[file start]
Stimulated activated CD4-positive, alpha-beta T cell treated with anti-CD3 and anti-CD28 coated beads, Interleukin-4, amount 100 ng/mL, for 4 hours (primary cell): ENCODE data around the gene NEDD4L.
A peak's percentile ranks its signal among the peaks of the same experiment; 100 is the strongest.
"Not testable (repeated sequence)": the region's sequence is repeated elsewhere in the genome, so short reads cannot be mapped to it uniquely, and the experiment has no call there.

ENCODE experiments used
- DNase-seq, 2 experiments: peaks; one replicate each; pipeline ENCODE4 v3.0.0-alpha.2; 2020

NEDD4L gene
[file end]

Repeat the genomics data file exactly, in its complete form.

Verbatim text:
Stimulated activated CD4-positive, alpha-beta T cell treated with anti-CD3 and anti-CD28 coated beads, Interleukin-4, amount 100 ng/mL, for 4 hours (primary cell): ENCODE data around the gene NEDD4L.
A peak's percentile ranks its signal among the peaks of the same experiment; 100 is the strongest.
"Not testable (repeated sequence)": the region's sequence is repeated elsewhere in the genome, so short reads cannot be mapped to it uniquely, and the experiment has no call there.

ENCODE experiments used
- DNase-seq, 2 experiments: peaks; one replicate each; pipeline ENCODE4 v3.0.0-alpha.2; 2020

NEDD4L gene